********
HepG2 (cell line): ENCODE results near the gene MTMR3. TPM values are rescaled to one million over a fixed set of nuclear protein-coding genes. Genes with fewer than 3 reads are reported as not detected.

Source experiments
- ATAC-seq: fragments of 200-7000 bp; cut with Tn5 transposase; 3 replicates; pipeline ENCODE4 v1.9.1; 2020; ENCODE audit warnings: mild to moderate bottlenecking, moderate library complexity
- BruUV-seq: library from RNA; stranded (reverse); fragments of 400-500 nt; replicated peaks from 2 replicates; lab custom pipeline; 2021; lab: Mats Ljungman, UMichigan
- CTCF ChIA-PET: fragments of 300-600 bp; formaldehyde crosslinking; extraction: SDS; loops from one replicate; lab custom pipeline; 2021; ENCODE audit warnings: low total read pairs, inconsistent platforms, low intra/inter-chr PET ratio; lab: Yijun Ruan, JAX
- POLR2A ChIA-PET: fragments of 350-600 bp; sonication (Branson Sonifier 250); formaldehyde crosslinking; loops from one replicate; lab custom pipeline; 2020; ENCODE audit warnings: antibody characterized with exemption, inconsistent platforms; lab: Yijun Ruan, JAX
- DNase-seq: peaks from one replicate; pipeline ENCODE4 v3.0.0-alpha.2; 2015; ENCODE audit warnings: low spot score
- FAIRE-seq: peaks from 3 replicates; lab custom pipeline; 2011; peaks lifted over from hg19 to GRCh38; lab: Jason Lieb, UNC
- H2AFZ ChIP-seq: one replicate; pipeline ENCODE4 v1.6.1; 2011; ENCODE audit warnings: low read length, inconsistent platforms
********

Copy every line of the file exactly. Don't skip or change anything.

HepG2 (cell line): ENCODE results near the gene MTMR3. TPM values are rescaled to one million over a fixed set of nuclear protein-coding genes. Genes with fewer than 3 reads are reported as not detected.

Source experiments
- ATAC-seq: fragments of 200-7000 bp; cut with Tn5 transposase; 3 replicates; pipeline ENCODE4 v1.9.1; 2020; ENCODE audit warnings: mild to moderate bottlenecking, moderate library complexity
- BruUV-seq: library from RNA; stranded (reverse); fragments of 400-500 nt; replicated peaks from 2 replicates; lab custom pipeline; 2021; lab: Mats Ljungman, UMichigan
- CTCF ChIA-PET: fragments of 300-600 bp; formaldehyde crosslinking; extraction: SDS; loops from one replicate; lab custom pipeline; 2021; ENCODE audit warnings: low total read pairs, inconsistent platforms, low intra/inter-chr PET ratio; lab: Yijun Ruan, JAX
- POLR2A ChIA-PET: fragments of 350-600 bp; sonication (Branson Sonifier 250); formaldehyde crosslinking; loops from one replicate; lab custom pipeline; 2020; ENCODE audit warnings: antibody characterized with exemption, inconsistent platforms; lab: Yijun Ruan, JAX
- DNase-seq: peaks from one replicate; pipeline ENCODE4 v3.0.0-alpha.2; 2015; ENCODE audit warnings: low spot score
- FAIRE-seq: peaks from 3 replicates; lab custom pipeline; 2011; peaks lifted over from hg19 to GRCh38; lab: Jason Lieb, UNC
- H2AFZ ChIP-seq: one replicate; pipeline ENCODE4 v1.6.1; 2011; ENCODE audit warnings: low read length, inconsistent platforms